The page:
Back Beyond us and them: a series of podcasts on the prevention of and resilience to radicalisation

Beyond us and them: a series of podcasts on the prevention of and resilience to radicalisation

Increased social and political polarisation can deepen radicalisation and add to the spread of extremist views. Various undertakings have been made in Europe to counter this phenomena, but there is still much to be done and new challenges are on the horizon.

The project “Resilience through Education for Democratic Citizenship”, funded by the EU/CoE Joint Programme “Democratic and Inclusive School Culture in Operation (DISCO)”, aims to identify, evaluate and disseminate innovative methods for developing teachers’, social workers’ and trainers’ competences for democratic culture. As key actors working with young people, their role is especially important to strengthen resilience against radicalisation and anti-democratic extremism.

Among the activities being implemented to support the project, a series of podcasts is being produced.

  • In the first part, Dr Lukasz Jurczyszyn speaks about why interest in the process of radicalisation has increased worldwide after the terrorist attacks of the early 2000s, and yet how radicalisation should not only be viewed stereotypically from the perspective of these events. The conversation focuses on places where radicalisation is more prevalent and identifies examples of how to counter such developments at the local community level.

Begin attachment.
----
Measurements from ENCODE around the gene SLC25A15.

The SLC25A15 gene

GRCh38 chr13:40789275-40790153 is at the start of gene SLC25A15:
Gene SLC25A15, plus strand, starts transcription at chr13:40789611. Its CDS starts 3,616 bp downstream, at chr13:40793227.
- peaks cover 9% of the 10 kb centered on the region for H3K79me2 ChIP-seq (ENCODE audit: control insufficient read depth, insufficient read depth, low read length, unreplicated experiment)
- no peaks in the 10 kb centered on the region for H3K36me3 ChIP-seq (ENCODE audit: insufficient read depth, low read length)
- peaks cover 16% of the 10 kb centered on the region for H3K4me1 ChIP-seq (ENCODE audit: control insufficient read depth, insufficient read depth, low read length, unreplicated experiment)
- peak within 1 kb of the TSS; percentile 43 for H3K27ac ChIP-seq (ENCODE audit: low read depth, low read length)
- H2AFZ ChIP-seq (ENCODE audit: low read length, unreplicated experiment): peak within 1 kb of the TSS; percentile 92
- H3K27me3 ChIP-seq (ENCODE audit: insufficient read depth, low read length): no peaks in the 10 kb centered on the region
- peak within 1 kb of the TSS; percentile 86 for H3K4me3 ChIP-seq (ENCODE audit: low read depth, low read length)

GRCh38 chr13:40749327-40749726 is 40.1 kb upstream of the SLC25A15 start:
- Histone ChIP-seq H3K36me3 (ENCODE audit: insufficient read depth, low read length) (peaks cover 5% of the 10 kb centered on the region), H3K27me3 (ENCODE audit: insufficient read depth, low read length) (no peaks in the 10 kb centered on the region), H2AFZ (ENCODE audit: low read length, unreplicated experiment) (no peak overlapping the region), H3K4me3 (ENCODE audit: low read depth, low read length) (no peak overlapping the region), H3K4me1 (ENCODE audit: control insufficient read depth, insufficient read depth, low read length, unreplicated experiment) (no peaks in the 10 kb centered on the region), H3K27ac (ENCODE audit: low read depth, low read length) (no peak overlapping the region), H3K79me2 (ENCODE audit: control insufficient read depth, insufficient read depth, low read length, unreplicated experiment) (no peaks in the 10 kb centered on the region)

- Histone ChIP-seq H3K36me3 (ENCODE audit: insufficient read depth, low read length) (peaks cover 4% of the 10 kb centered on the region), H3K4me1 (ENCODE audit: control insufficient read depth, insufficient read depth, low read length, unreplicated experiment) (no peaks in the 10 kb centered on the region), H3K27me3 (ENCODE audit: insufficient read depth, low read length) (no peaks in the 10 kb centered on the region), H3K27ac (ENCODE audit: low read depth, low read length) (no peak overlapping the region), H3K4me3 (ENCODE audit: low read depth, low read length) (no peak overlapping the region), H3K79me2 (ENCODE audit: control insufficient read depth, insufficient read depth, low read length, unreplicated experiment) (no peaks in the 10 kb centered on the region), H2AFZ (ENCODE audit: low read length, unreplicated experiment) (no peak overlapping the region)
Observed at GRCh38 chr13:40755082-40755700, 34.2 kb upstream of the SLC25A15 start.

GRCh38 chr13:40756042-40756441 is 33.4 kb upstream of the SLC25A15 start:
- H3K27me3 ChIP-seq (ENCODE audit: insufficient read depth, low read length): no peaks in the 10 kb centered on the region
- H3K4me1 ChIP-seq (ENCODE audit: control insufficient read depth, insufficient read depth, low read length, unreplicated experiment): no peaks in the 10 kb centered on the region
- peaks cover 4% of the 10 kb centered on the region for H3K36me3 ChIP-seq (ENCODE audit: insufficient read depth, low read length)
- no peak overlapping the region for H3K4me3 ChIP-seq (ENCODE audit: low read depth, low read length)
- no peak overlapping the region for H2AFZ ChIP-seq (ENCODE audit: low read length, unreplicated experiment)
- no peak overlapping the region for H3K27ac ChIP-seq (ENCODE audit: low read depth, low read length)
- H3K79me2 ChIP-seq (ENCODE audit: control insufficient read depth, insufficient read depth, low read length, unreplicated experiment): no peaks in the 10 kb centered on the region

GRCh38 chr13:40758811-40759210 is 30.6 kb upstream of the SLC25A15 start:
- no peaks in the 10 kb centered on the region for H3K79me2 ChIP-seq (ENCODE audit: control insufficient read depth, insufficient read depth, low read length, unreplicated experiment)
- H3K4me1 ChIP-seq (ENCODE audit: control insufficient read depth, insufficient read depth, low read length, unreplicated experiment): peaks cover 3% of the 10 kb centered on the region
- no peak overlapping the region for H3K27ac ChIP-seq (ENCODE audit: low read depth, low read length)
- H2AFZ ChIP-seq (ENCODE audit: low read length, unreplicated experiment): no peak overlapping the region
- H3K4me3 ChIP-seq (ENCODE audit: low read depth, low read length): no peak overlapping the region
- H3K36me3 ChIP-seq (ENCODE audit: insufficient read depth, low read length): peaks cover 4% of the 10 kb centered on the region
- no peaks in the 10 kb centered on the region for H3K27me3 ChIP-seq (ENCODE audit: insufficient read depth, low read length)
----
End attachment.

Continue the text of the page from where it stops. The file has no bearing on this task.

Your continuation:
• “A conversation with Markus Pausch from the Salzburg University”, part 2 of the series, concentrates on the positive and negative aspects of polarisation for democracy and its impact on social radicalisation. What do these phenomena look like in Austria? How are they responded to at the local level and why do we need the “unexpected kindness” shown by social workers especially towards rebellious youngsters?
  • Matjaž Gruden, Director of Democratic Participation at the Council of Europe, is the guest of the third podcast in the series. Mr. Gruden highlights that for a democracy to function institutions are important, and yet not sufficient unless we are armed with knowledge. Democracy needs people who trust them and know how to use them. He also explains what the "Swiss Army Knife for education for democratic culture" is and describes results of the Council of Europe's work in the field, inviting listeners to use the Council of Europe’s online learning modules “LEMON” and to see the results of the DISCO programme.